• We shared wonderful memories (and mosquitoes) with family and friends in the summer.
  • We worried about people fleeing violence around the world and here.
  • We cried for Practical Man’s Mutti, who died in October.  She will be cried about for some long time to come.
  • I made a snowman, tobogganned and shovelled snow with some English sweeties, before Winter was really due.
  • We are trying to be advocates and people of hope in the wake of an earthquake-y election, even though it wasn’t ours.

I feel so lucky to have a small, safe place like a Boler.

It’s a little nest.  A place to curl up and take a nap or maybe just stare around the inside or pretend you’re Laurie Partridge for a while (because when you’re a Boler geek like I am, that’s a fun afternoon).

Of course, the Boler is not my only blessing or refuge, by a long shot.  I am sheltered and fed and loved and safe.

Occasionally, I have useful eyelashes.

I am so, so lucky.

I hope you all are, too.

Except for the evil algorithm.

Sorry.

That was my lizard brain again.

A Very Merry Christmas and Happy Everything from our house to yours.

Green and white Boler travel trailer decorated for Christmas, with 2 red chairs in front, a vintage, plaid cooler, red wreath, bell wreath and "Santa, I can explain" sign.

 


Today was all rusty and sweaty and full of (luckily, not too many) deer flies and one magnificent wild strawberry.

Yes indeedy, I love me a vintage junkyard.

Or, scrapyard, as Practical Man calls it.

Potato, Patahto.

car fan that looks like a flower

If you are like him and call a junkyard a scrapyard, be sure to convey the word with all the enthusiasm that Practical Man uses when he utters it.  My usually reserved, strong-silent type guy can barely contain his glee when it comes to scrapyards.  With those mere two syllables, he manages to morph into someone who looks and sounds exactly like a 7 year-old boy on Christmas Eve.

In other words, he kind of resembles…well, ME.

Minus a little of the tra-la-la.  But only just.

Not that I mind his enthusiasm for the world of auto wreckers.  I am a big fan of old-school scrapyards myself.

Y’know, like most women in their middle of ages.

Well, maybe not.

Anyhoo, ever since my favourite junkyard, Minakers, closed for business, I have been somewhat bereft.  Bereft of real-for-true, old-school junkyards, that is.

Minakers was even better than a regular junkyard because it had been around a long, long time and was chock-a-block with antique cars.  Wanderers there were hard pressed to find anything newer than about 1970.

It was scrapyard nirvana.

There were 1940s bread vans with trees growing through the engines.  Sedan deliveries and original Beetles and ’30s gangster cars with swoopy running boards.  I spent most of my time there running around, stumbling over thing-a-ma-bobs from 1953 and squealing, from one wreck to the next.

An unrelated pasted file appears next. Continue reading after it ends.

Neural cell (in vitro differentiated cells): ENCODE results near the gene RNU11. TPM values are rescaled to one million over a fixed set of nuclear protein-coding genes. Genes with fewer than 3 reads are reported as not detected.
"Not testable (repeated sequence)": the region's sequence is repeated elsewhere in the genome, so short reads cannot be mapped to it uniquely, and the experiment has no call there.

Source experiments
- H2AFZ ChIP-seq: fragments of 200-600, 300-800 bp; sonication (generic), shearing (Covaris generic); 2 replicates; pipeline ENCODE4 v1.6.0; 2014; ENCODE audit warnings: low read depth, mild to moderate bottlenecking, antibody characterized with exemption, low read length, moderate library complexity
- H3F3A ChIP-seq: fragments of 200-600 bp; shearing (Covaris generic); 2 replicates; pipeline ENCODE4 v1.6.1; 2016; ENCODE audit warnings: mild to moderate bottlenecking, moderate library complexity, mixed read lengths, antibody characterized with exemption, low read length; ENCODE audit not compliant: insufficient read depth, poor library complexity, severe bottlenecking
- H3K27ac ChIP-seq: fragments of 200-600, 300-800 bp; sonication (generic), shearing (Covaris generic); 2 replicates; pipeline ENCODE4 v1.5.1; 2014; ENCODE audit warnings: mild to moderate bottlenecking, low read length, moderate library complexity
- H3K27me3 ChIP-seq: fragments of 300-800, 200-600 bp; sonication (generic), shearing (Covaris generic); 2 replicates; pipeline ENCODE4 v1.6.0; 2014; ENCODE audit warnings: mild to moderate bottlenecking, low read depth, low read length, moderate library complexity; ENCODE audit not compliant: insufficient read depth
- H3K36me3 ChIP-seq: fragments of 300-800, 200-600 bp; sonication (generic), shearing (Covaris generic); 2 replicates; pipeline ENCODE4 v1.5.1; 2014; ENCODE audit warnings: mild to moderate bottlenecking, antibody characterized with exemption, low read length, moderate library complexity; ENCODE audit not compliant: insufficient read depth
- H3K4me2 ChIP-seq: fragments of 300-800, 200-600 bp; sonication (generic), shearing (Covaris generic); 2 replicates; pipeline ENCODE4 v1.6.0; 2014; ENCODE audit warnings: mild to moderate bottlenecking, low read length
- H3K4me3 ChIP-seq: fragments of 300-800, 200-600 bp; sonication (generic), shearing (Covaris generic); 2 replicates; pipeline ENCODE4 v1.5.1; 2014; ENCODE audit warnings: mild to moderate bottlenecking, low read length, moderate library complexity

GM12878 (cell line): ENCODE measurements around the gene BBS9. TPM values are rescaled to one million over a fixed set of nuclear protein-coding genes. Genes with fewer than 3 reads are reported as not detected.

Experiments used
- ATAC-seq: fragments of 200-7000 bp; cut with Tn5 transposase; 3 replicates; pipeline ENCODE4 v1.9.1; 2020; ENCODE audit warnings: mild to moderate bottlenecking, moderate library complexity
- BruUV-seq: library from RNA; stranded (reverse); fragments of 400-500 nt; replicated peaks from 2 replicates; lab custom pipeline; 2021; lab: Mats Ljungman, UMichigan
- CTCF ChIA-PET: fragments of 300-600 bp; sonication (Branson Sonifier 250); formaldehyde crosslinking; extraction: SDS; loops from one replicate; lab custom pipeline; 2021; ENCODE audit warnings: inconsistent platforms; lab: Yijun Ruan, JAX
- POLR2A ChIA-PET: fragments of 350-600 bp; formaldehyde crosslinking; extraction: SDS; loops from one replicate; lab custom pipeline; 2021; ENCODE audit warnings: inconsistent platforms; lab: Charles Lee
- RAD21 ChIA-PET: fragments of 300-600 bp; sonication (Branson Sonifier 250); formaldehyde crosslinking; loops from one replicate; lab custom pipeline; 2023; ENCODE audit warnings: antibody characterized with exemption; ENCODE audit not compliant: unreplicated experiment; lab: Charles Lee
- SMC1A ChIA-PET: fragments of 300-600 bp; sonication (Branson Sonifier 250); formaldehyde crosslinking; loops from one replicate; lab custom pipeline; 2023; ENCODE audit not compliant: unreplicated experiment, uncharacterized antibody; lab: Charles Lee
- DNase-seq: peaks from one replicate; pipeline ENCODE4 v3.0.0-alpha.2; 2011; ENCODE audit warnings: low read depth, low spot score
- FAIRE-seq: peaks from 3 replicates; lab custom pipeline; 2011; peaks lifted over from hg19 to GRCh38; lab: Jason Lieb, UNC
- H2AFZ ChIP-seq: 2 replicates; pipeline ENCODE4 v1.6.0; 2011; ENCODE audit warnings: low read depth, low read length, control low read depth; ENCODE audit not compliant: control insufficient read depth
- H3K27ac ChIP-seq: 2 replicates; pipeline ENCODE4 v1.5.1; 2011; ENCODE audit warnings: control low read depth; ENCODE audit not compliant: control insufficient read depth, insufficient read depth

What?  You’ve never heard a grown woman squeal in a junk yard before?

Maybe that’s because you’ve only ever darkened the doors of a modern-day junkyard.  You know the kind (or maybe you don’t, in which case I’m here to help):  there is no “wandering” amid the wreckage.   You have to know what you want before you go in!  Then, they go and FETCH IT FOR YOU.

Junkyard Joy Stealers:  that’s what they are.  They rob you of every little bit of the tripping and squinting and dreaming and squealing.

There is no squealing in a modern-day junkyard.  Only safety vests and liability clauses and steel-toed boots.

And, people who call you “ma’am”.

It’s tragic, really.

But, we spotted what looked like an old-school, rural junkyard on a recent trip and today was the day to go and explore.   Our vintage Boler travel trailer could use a few bits and bobs and we have a derelict boat that needs a windscreen and who knows what other treasures we might find?

Yes indeedy, I love the smell of broken safety glass and grease in the mornings.

First, I put on my lucky socks.  It’s very important to have lucky socks on when you are wandering and tripping and squinting and squealing.

purple socks with pale purple polka dots

Also, some hole-y, derelict, work boots circa 1991, which I still happen to have for occasions such as this.

When we got there–to my very own version of Canada’s Wonderland–I said hello to my first love at the gate:

Rusty Toyota Land Cruiser

Toyota Land Cruiser – SWOON!

After I bid my first love a tearful goodbye, we went in.  We were armed with bug juice, hats, water (not nearly enough for a junkyard extravaganza, it turned out), a gigantic toolbox and an additional bag of tools (and some socket sets and a first aid kit that we left in the car “just in case”.)

I was with Practical Man, after all.  Who needs safety vests and liability clauses when I have him?

Soon enough, I found my second love:

rusty green truck

Soooo pretty, pretty.

And then, my third love:

Blue truck among the ruins

How can my second love compete with my third love?  Third love is really a Colin Firth kind of truck and you know you don’t find those trucks every old day of the week.  I think our vintage Boler travel trailer really needs a vintage truck companion, don’t you?  A Colin Firth kind of vintage truck companion (I hope I’m not getting above myself).

Then, there was a very exciting PILE.  You have to have a heart of stone, not to love a junkyard PILE.